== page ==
What’s Wrong with Studio 60

Studio 60 on the Sunset Strip

In my last entry, I talked about a new TV show I love. In this one, I’m going to talk about a new TV show that’s starting to frustrate me. (And my next entry will have absolutely nothing to do with TV, because this is not Katie’s TV Blog.)

For a show with such low ratings, Studio 60 on the Sunset Strip has gotten an extraordinary amount of media attention. With all the big names attached to it, it’s no wonder. Aaron Sorkin is back! Matthew Perry is back! Plus Bradley Whitford, Amanda Peet, D.L. Hughley, Sarah Paulson, and plenty of others.

I had high hopes after the first episode, which started off with a bang (the executive producer of the show-within-a-show gets canned after ranting on live TV about how much better the show used to be) and felt like a miniature movie. But since then, the show has not come close to fulfilling its potential. And that, I think, is the frustrating thing, and part of the reason it’s gotten so much press. It should be much better than it is, and because we want it to be good, people are invested in it even when it’s not living up to our expectations.

I know Aaron Sorkin isn’t reading this, because he has openly showed contempt for Internet fans. On a West Wing episode called “The U.S. Poet Laureate,” a character mocked an Internet fan board, not-so-coincidentally after Sorkin had embarrassed himself by posting on and complaining about Television Without Pity. And on the second episode of Studio 60, characters bemoaned the growing influence of bloggers on public opinion about TV. Simon says that a popular blogger “is writing…in her pajamas. She’s got a freezer full of Jenny Craig and she’s surrounded by her five cats,” and Tom says that the New York Times will pick up her quote and publish it as the “fan reaction.”

So Aaron Sorkin will not be reading this blog (which, in case you were wondering, is written by a cat-less, Jenny Craig-less, struggling, single twenty-something who may or may not be in her pajamas), and while Katie Johnston Chase at the Boston Globe has been nice enough to feature “Struggling Single Twenty-Something” in the “Sidekick” section a couple of times, I don’t think my opinions alone can be called the fan reaction. But I know there are others who share my opinions (namely, some of my friends at The Publishing Company), so after thinking about it for awhile, I’ve come up with a list of reasons why the show isn’t as good as it could be.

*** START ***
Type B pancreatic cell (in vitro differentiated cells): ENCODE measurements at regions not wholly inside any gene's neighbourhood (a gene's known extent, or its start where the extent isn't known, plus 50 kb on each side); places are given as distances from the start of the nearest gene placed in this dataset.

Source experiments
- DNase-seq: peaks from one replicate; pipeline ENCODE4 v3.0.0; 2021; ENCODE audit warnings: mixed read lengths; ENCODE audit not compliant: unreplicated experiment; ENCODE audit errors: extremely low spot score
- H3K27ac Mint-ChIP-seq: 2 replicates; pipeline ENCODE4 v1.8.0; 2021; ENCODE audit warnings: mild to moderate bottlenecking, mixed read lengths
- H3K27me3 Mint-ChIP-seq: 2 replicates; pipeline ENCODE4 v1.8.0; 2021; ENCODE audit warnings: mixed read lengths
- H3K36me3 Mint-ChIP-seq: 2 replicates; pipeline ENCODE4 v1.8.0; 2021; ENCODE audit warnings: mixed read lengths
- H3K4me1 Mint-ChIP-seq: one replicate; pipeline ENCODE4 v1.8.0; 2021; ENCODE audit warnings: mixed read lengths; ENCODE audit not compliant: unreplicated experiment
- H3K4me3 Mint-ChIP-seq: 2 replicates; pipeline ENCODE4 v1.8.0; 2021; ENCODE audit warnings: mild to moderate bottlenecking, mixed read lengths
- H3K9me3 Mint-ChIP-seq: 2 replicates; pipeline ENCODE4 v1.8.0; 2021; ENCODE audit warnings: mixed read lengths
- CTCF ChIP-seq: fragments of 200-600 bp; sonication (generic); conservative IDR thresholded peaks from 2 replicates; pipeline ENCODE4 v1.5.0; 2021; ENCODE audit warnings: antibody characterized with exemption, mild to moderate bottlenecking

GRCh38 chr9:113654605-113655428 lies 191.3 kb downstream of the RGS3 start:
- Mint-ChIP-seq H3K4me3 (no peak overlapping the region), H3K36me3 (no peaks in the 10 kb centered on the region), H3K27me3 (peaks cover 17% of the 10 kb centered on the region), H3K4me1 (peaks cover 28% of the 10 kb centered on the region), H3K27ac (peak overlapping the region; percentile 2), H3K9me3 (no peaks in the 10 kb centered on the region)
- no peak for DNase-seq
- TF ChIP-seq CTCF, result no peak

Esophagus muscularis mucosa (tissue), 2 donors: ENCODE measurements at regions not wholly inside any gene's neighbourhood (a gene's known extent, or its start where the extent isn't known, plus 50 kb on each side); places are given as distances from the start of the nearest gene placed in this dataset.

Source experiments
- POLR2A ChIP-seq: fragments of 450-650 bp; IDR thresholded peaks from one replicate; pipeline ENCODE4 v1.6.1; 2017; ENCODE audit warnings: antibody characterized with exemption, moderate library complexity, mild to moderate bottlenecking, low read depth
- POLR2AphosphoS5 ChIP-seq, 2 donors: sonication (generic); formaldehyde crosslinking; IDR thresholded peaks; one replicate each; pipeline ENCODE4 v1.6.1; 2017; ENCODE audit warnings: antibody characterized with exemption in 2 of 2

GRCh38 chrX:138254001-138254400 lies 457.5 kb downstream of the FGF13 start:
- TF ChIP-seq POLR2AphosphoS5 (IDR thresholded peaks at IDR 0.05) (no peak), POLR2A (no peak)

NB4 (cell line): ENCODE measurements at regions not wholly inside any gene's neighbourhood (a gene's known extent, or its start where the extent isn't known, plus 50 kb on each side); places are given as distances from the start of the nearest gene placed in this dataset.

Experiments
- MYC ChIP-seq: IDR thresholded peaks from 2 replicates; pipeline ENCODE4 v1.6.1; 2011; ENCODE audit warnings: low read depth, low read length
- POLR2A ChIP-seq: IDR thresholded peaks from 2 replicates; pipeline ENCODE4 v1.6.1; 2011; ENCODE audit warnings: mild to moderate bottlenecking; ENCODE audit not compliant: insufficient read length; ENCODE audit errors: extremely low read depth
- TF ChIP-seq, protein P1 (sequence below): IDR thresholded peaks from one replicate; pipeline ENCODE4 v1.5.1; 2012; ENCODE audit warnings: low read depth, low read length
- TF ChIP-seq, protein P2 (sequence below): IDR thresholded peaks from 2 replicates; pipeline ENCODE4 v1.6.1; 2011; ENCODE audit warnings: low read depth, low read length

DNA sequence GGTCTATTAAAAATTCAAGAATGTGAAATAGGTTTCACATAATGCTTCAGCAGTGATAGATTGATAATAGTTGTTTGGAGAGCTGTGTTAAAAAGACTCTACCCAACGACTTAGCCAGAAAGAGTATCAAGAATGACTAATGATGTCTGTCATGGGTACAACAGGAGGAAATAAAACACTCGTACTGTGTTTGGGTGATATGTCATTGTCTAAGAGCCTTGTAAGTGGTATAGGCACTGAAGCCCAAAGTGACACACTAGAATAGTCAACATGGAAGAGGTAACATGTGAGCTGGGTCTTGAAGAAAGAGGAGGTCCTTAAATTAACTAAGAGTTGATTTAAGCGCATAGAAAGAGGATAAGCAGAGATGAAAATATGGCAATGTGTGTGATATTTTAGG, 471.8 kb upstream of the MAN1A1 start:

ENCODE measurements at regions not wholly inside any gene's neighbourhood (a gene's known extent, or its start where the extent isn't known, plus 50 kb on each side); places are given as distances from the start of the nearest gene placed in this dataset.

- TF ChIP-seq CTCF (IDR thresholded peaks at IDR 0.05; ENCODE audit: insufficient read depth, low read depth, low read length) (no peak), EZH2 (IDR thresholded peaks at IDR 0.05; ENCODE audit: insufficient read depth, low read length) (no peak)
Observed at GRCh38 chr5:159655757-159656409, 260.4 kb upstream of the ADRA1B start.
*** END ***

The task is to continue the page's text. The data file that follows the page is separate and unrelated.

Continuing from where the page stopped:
1. It takes itself too seriously.

Aaron Sorkin’s self-righteousness is the show’s main problem, actually. If it’s a show about running the country, you are allowed to get serious and talk about how Big and Important all these Issues are. If it’s a show about a fricking comedy show…you aren’t. Aaron Sorkin needs to get off his high horse and start showing some respect for the viewers his show so desperately needs. Wes’s outburst at the start of the pilot should have been the end of the ranting about the quality of TV these days. Instead, nearly every episode has complaints about TV in some form or another. I get that Jordan is supposed to be kind of a wish-fulfillment network president who turns down sensationalistic reality shows in favor of serious and intelligent dramas, but that doesn’t change the fact that IT’S JUST TV! TV is not going to change the world, no matter how many times Sorkin tells us it will.

2. The sketches aren’t funny

They’re just not. Cheeses of Nazareth? Thank God we didn’t actually get to see that one, because hearing about it was more than enough. Actually, we don’t see much of any of the sketches, so…how hard is it to make a tiny piece of a sketch funny? The characters will talk about how funny a sketch is. They’ll say it over and over until they hope we believe it. But we don’t. The sketches aren’t funny. I can appreciate the Gilbert and Sullivan song at the end of the second episode, but that’s honestly about it. And while I can see why they never showed the “Crazy Christians” sketch about which they spent two episodes talking—after all that, there was no way they could create anything that would live up to it—they need to show us that they’re capable of writing a sketch that funny. And that they’re capable of coming up with a better name for a sketch than “Crazy Christians.”

3. Vast oversimplification of the culture wars

Why does every episode need a religion rant? Or a red state vs. blue state rant? This show is supposed to be about entertainment, but Sorkin seems like he just wants to get in all the political jabs he missed out on after the cocaine and mushrooms forced him away from The West Wing. And while he thinks he’s trying to make it complex, he’s…not. The episode with Tom’s parents, for instance, was a triumph of clichés. His parents are these sourpuss, out-of-touch Midwesterners who have never heard of Abbott and Costello (seriously) and, to Tom’s annoyance, have no appreciation for his line of work. In one of the most unintentionally funny moments in TV history, after Tom, in frustration, tells his parents that they’re “standing in the middle of the Paris Opera House of American television,” his father explodes, “Your little brother is STANDING IN THE MIDDLE OF AFGHANISTAN!” Which apparently is the antithesis of working for a popular, liberal-leaning comedy show. It’s the most broad, simplistic way of showing ideological differences, and it just doesn’t work.

Same goes for Harriet Hayes. She would be an interesting, complex character who happens to be Christian if they didn’t feel the need to mention her religion every single episode. Consequently, she’s becoming nothing more than the Christian Comedian, when I think the original point of her character was to be more than that.

Speaking of which…

4. Matt and Harriet

First of all, like I said, Harriet’s religion comes up every single episode. I know their relationship is based on Sorkin’s relationship with Kristin Chenoweth, and I can’t imagine that Chenoweth is pleased with how this has played out onscreen. It’s like Sorkin wanted a chance to win all the arguments he had with her, so he constantly has Matt trying to one-up her.